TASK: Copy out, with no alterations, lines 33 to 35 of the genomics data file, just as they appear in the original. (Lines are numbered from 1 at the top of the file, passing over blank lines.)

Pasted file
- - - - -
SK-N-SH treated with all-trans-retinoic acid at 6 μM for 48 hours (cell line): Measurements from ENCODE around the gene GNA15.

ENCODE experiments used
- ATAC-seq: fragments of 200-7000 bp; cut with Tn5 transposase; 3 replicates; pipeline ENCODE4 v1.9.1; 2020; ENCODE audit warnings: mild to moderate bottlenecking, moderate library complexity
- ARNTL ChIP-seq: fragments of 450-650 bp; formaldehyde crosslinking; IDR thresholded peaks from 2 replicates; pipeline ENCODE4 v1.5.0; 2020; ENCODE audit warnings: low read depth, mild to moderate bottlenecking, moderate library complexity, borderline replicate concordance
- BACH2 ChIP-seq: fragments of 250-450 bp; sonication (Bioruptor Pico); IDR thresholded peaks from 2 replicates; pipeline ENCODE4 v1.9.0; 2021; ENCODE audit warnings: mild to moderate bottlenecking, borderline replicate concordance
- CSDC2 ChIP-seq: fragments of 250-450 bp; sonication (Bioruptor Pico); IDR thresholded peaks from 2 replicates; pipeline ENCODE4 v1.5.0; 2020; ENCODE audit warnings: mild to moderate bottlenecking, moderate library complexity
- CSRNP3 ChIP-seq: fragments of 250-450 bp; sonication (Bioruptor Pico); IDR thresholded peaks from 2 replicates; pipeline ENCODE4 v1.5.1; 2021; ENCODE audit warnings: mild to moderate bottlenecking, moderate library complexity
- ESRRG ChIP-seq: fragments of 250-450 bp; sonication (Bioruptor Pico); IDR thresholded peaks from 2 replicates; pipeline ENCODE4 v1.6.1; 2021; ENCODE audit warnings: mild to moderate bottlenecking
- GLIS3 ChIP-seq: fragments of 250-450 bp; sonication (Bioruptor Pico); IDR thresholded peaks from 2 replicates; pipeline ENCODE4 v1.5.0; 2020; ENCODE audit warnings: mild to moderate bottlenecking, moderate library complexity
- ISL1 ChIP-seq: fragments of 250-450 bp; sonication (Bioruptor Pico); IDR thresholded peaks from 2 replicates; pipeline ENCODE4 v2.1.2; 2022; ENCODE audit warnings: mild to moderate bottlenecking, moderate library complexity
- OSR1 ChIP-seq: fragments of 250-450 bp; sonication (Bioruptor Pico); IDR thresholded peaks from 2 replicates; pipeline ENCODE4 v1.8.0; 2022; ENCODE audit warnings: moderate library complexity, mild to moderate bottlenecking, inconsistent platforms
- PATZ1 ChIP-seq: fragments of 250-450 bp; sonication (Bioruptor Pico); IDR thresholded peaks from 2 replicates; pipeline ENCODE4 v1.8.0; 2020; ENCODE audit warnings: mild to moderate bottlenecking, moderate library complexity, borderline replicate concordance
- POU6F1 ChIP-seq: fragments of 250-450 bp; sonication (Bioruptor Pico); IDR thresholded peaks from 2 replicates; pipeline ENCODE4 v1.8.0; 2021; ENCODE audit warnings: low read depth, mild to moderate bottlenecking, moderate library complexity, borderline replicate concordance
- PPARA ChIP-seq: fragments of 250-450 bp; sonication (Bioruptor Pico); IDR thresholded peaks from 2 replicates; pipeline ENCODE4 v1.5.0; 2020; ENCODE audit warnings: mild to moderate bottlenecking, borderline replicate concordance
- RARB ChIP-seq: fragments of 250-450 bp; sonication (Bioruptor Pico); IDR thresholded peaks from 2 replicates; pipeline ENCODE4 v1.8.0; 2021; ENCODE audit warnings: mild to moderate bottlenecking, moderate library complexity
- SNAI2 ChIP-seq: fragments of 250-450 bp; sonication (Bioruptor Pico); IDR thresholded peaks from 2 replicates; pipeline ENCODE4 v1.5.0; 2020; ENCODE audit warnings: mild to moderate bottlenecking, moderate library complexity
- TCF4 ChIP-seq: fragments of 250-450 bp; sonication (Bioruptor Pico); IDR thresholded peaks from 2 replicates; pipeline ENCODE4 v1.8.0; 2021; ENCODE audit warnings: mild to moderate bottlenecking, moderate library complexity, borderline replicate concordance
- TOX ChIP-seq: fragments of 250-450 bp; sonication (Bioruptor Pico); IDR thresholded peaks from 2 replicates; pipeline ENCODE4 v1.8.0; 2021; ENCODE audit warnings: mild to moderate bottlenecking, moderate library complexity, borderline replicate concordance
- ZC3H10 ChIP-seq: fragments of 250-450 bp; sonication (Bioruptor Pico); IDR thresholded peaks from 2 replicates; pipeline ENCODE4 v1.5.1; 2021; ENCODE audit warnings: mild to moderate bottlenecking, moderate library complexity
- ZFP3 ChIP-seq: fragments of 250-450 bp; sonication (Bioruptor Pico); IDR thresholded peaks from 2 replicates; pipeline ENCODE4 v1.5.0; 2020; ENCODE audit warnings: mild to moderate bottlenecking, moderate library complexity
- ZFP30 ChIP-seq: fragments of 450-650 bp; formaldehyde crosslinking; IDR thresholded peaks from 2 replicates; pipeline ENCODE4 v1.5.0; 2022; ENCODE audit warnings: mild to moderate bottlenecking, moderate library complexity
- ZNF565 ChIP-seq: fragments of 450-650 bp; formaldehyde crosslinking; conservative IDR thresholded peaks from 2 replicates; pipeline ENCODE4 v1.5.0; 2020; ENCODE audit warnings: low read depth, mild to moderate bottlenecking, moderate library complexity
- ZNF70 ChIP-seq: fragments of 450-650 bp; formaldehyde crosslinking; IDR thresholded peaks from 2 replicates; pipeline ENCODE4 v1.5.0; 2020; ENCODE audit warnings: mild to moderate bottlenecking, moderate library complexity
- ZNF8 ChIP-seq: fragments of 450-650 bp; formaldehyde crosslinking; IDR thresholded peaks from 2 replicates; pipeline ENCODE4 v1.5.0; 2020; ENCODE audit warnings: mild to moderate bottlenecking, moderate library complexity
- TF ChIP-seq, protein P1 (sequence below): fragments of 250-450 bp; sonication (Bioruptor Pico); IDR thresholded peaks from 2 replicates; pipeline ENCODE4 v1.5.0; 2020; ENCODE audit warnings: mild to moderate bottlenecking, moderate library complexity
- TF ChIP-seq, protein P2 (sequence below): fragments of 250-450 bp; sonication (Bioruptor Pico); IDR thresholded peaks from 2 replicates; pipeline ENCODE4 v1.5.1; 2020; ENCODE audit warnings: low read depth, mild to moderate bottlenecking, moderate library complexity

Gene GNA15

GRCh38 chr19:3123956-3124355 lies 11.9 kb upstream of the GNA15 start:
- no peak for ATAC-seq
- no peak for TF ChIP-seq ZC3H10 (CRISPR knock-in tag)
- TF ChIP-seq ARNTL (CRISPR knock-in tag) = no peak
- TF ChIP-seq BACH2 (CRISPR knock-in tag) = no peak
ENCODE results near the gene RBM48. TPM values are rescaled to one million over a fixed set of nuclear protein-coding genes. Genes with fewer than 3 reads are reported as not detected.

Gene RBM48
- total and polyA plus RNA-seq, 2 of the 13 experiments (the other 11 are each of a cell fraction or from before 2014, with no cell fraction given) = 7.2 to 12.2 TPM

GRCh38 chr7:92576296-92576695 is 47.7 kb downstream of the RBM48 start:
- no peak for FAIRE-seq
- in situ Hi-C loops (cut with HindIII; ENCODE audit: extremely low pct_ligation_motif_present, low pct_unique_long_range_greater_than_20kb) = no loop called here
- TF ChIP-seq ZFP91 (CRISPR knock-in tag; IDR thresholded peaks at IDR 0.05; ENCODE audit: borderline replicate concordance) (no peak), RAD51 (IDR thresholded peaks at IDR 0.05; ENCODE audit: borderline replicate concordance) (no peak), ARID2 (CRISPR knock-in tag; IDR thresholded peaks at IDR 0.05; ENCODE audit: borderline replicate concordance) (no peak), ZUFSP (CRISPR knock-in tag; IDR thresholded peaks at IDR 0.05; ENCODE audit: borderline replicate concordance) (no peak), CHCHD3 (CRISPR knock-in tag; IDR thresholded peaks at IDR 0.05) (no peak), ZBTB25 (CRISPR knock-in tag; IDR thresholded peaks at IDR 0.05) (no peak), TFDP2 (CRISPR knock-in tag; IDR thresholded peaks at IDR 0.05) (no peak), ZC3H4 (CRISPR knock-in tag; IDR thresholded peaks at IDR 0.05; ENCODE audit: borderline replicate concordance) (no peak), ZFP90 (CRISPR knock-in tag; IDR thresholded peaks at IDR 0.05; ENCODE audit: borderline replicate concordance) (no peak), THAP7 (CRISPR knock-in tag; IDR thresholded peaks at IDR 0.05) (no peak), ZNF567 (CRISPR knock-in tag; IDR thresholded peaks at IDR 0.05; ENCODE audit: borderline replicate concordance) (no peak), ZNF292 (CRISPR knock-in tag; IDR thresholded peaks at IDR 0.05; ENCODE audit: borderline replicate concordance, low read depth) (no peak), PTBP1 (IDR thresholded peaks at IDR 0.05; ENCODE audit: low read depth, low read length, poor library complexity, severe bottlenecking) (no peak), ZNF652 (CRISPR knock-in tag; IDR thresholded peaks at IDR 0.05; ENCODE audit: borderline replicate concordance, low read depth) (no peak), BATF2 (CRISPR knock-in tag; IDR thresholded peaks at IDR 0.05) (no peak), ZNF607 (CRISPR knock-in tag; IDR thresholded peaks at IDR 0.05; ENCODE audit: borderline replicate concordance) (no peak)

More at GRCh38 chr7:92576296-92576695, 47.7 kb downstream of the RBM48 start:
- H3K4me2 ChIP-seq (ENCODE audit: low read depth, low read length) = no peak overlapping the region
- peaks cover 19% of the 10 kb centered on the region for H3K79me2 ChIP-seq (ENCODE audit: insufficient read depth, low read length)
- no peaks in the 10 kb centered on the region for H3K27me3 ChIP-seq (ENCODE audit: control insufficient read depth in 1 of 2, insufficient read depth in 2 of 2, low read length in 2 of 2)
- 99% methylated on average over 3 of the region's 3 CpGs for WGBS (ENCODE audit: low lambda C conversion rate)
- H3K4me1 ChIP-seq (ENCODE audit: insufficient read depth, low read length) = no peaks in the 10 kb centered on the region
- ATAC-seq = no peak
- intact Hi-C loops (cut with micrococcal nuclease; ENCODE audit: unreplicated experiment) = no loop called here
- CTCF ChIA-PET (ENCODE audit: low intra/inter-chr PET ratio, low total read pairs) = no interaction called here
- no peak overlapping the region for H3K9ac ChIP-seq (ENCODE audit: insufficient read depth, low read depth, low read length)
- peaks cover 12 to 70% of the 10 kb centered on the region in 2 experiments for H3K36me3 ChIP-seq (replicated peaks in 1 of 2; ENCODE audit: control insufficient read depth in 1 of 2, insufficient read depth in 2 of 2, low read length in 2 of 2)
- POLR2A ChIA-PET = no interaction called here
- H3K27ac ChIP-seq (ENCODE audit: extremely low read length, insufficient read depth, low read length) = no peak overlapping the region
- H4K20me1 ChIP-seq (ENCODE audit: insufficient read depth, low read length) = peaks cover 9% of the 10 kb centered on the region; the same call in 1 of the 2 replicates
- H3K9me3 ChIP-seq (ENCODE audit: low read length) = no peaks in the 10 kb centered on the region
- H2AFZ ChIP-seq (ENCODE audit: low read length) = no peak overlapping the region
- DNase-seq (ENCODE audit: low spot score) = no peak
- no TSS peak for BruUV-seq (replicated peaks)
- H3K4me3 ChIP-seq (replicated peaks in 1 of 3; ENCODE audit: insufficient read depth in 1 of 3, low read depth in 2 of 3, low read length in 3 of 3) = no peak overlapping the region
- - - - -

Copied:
ENCODE results near the gene RBM48. TPM values are rescaled to one million over a fixed set of nuclear protein-coding genes. Genes with fewer than 3 reads are reported as not detected.

Gene RBM48
- total and polyA plus RNA-seq, 2 of the 13 experiments (the other 11 are each of a cell fraction or from before 2014, with no cell fraction given) = 7.2 to 12.2 TPM